There is an African American song 19th Century, which, is so great.
“when it looked like the sun wasn’t shining anymore, God put a rainbow in the clouds”
Imagine! I’ve had so many rainbows in my clouds. I had a lot of clouds. But I have had so many rainbows.
And one of the things I do when I step up on the stage, when I stand up to translate, when I go to teach my classes, when I go to direct a movie: I bring everyone who has ever been kind to me with me — Black, White, Asian, Spanish-speaking, Native American, Gay, Straight, everybody — I say “Come with me. I’m going on the stage. Come with me; I need you now” Long dead – you see, so I don’t ever feel I have no help. I’ve had rainbows in my clouds.
The thing to do, it seems to me, is to prepare yourself so that you can be a rainbow in somebody else’s cloud. Somebody who may not look like you; may not call God the same name you call God if they call God at all. You see; and may not eat the same dishes prepared the way you do; may not dance your dances or speak your language. But, be a blessing to somebody. That’s what I think.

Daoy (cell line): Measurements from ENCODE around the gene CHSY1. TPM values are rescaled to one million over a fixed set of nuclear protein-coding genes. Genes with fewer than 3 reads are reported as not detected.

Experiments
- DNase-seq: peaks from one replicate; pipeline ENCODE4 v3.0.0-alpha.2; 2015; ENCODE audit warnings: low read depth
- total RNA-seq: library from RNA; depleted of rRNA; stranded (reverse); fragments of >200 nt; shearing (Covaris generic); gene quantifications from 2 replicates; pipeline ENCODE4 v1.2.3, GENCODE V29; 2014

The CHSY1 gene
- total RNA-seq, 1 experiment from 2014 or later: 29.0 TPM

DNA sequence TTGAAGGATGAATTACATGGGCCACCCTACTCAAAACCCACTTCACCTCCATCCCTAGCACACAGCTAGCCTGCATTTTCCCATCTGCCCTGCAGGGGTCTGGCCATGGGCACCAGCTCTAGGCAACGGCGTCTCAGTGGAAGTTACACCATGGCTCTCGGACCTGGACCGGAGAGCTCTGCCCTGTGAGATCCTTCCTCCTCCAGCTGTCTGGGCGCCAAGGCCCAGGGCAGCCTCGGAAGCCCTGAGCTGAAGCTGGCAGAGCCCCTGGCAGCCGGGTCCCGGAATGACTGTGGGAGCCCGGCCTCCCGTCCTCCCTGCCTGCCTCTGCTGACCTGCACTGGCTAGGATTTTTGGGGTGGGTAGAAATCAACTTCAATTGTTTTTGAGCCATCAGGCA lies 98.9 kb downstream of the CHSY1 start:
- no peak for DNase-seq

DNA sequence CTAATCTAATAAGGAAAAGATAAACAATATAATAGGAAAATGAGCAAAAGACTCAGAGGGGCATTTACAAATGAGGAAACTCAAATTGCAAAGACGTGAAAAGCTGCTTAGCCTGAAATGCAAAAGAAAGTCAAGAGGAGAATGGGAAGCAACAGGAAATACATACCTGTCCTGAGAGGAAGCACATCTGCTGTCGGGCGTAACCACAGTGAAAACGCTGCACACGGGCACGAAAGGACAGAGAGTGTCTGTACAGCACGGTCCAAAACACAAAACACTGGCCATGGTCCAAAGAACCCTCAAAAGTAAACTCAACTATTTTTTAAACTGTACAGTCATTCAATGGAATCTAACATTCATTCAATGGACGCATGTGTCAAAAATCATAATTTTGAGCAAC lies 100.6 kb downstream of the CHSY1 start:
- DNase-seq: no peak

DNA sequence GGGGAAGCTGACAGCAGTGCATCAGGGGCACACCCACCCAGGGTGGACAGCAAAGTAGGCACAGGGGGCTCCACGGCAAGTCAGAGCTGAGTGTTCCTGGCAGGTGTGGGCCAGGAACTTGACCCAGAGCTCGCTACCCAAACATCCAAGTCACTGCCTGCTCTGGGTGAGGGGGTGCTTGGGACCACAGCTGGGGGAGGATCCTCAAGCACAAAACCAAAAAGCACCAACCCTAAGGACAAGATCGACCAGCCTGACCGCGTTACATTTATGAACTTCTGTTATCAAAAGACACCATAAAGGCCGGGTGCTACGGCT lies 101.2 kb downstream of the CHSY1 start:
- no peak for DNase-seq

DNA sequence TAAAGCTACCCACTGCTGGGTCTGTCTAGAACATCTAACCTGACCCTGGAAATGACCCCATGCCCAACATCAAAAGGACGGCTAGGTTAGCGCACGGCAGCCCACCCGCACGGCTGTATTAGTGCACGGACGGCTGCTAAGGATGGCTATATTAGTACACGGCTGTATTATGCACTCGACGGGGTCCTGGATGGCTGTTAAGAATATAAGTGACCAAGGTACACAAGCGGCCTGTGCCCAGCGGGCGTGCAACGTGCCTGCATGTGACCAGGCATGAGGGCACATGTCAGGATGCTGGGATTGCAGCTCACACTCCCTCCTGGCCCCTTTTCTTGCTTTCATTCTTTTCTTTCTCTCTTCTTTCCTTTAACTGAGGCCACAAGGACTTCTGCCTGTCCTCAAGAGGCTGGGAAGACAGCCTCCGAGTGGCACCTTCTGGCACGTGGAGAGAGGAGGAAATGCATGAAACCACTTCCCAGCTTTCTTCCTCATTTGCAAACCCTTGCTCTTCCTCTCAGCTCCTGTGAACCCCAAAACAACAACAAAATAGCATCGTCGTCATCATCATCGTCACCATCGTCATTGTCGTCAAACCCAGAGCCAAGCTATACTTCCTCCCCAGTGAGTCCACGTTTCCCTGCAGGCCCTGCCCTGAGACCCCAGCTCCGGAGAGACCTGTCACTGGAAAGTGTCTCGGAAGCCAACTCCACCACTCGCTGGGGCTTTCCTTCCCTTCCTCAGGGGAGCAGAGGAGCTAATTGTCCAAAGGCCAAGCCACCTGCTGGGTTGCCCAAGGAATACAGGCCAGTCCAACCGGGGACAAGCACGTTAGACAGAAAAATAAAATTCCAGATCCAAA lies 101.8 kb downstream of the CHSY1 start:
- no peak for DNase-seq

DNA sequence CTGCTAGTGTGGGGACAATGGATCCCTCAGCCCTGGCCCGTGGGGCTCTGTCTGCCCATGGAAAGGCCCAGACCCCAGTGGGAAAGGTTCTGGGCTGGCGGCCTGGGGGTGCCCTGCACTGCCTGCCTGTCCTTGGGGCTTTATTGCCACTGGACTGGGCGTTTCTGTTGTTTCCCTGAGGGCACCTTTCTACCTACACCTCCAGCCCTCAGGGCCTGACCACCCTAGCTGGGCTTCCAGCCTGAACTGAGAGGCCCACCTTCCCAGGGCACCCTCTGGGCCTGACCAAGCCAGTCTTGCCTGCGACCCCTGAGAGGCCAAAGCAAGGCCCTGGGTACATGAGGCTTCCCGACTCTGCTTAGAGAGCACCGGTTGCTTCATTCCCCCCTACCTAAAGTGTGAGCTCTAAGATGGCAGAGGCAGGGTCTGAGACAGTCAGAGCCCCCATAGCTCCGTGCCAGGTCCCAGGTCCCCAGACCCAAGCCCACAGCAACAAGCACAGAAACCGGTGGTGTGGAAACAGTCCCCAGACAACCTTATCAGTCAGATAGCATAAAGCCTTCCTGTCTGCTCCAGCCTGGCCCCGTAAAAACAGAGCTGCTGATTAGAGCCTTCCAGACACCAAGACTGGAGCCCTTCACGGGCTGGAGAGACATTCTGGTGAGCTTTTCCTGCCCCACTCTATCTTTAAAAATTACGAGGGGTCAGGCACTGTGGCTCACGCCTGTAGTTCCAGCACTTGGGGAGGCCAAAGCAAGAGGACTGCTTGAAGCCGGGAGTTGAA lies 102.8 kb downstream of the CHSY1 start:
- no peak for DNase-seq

—Maya Angelou, on Oprah’s Master Class.
Maya Angelou was an American author, actress, screenwriter, dancer, poet and civil rights activist best known for her 1969 memoir, I Know Why the Caged Bird Sings, which made literary history as the first nonfiction bestseller by an African American woman. She was also a prolific poet. In 2010, she was awarded the Presidential Medal of Freedom, the highest civilian honor in the U.S., by President Barack Obama. More than thirty health care and medical facilities have been named after Dr. Maya Angelou.
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